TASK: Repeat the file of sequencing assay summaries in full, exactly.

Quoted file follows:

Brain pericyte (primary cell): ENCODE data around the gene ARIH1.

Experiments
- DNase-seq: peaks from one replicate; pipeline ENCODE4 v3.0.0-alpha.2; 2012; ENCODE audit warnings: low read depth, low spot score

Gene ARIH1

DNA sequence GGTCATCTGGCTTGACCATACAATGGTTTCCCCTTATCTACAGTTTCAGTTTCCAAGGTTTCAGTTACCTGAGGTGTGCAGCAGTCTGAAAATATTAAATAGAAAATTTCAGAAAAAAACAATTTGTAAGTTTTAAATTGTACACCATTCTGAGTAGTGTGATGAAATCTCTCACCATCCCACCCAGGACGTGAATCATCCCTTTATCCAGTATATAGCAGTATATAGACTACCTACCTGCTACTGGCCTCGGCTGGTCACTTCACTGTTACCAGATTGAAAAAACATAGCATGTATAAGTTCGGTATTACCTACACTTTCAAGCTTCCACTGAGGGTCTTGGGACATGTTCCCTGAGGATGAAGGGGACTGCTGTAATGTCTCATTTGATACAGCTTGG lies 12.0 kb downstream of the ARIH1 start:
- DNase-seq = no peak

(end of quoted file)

Brain pericyte (primary cell): ENCODE data around the gene ARIH1.

Experiments
- DNase-seq: peaks from one replicate; pipeline ENCODE4 v3.0.0-alpha.2; 2012; ENCODE audit warnings: low read depth, low spot score

Gene ARIH1

DNA sequence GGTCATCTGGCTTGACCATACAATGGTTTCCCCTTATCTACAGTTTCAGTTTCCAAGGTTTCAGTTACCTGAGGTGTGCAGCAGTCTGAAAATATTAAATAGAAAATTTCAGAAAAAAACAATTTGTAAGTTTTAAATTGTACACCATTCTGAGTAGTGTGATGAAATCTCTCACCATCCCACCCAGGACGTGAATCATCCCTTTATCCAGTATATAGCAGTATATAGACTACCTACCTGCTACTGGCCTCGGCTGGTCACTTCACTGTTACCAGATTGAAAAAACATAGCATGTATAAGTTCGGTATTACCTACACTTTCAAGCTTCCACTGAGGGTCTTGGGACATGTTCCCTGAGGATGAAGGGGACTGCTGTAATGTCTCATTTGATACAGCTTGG lies 12.0 kb downstream of the ARIH1 start:
- DNase-seq = no peak